What to look for in a good survey
A good survey should be just that – a survey and not a sales pitch. Whilst a surveyor may explain the workings of the feed-in tariff, the benefits of installing a system and the various options open to you, they should not be attempting to get you to sign sales contract on the day. For a solar pv system they should be taking careful measurements of the roof, the orientation, the pitch. They should also be looking inside the roof to check the structure and type and be making a note of the type and location of you consumer unit and electricity meter. They should also be noting the location and dimensions of buildings, trees and any other objects that may cause shading issues for solar panels. All of this information should be written down.
A Good Energy Survey if the survey is for solar thermal then the surveyor will need to note the size and location of water tanks (if any); if it is for a heat pump then each room and radiator will need to be measured and a careful note of the thermal properties of the entire building taken as well as the number of inhabitants and the typical energy demands of the building.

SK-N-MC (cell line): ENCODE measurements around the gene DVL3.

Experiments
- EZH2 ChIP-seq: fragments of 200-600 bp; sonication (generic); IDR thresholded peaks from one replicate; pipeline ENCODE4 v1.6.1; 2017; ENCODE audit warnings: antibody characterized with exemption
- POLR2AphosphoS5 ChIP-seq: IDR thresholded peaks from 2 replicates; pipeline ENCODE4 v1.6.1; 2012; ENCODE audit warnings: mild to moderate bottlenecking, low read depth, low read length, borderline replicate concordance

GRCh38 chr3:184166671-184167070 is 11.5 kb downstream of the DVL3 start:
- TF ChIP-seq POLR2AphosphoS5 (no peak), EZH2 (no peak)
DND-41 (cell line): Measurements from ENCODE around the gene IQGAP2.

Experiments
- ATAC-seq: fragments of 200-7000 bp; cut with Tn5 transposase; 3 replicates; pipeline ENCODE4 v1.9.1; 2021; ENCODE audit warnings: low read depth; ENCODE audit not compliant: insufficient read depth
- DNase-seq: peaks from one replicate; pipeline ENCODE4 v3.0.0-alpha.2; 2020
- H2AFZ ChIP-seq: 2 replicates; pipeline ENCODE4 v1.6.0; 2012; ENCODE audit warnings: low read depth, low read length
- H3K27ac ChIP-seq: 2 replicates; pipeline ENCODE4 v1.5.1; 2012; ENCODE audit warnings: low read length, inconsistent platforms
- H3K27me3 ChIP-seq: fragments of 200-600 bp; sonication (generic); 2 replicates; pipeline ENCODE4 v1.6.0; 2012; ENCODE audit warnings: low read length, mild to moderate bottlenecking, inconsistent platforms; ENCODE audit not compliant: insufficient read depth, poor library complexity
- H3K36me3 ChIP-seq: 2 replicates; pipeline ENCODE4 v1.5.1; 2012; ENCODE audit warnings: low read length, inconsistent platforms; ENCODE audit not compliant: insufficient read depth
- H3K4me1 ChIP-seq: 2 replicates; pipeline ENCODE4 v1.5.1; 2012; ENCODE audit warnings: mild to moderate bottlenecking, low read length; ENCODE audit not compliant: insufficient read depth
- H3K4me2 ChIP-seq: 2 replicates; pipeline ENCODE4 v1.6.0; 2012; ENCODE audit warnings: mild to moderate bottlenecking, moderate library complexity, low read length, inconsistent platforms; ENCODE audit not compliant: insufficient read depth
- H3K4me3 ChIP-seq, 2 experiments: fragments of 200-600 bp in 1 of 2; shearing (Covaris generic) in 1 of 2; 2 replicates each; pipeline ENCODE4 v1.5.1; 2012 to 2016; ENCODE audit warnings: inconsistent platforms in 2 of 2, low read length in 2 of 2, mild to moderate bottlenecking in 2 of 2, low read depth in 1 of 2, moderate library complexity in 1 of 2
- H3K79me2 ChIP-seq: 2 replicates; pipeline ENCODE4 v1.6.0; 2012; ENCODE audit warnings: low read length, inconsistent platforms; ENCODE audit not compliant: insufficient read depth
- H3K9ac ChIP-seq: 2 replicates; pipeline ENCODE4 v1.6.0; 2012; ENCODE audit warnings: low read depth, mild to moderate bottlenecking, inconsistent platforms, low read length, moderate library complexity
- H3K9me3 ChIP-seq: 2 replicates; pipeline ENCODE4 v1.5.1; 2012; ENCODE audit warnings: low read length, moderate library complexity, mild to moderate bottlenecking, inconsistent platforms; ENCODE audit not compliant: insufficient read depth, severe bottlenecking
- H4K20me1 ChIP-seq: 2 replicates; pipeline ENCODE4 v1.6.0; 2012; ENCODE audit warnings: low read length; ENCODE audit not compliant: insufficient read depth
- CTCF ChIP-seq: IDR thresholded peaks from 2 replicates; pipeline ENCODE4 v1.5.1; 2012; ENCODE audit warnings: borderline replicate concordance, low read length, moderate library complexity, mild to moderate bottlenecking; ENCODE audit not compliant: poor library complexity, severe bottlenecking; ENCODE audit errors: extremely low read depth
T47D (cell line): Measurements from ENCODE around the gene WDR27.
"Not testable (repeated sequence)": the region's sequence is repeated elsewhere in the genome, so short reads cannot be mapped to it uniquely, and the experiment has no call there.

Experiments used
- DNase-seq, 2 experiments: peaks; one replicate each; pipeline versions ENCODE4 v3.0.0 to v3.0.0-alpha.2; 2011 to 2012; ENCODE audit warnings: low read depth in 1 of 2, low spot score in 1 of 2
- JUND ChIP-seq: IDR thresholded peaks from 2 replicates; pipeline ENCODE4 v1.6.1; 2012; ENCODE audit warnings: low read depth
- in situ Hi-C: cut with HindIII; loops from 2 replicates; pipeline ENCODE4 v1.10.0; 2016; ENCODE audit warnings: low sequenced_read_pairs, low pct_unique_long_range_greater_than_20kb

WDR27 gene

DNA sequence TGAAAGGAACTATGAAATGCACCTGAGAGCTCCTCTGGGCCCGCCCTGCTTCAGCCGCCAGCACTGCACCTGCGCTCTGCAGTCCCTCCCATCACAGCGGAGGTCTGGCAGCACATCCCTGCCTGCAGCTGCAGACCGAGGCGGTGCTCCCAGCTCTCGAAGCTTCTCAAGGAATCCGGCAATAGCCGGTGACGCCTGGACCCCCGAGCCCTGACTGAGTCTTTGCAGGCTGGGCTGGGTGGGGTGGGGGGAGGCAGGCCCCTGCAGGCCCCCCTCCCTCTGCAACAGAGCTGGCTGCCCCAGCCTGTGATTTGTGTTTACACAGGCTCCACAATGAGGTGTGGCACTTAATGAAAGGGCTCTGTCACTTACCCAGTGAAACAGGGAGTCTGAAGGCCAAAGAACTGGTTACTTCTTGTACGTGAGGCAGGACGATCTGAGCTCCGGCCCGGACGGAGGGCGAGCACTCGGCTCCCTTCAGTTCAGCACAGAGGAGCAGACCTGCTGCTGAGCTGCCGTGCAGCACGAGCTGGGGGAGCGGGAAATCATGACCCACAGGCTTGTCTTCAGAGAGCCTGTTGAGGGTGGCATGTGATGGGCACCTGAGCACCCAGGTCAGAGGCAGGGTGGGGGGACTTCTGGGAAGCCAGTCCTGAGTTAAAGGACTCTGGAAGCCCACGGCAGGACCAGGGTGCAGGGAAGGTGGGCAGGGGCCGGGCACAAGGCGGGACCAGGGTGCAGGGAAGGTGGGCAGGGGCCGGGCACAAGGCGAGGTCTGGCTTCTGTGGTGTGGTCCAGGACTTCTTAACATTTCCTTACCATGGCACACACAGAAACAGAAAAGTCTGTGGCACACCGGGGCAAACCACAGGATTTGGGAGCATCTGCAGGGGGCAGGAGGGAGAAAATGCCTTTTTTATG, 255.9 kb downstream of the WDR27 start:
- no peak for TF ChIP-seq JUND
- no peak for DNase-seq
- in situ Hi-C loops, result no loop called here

Although some indication of price and benefits may be given there and then, a more accurate quote and analysis of benefits would normally follow later. In most cases an accurate quotation and estimate of benefits cannot be given without a careful on-site survey followed by a careful consideration of the data collected. Buying an energy system is not the same as buying a television, a washing machine or even a car – a survey is essential to establish what is possible and what the benefits of a system might be.
An attempt to sell you something without a survey (and sometimes without even a visit!) is just that – an attempt to sell you something without too much concern for what is appropriate or best for you.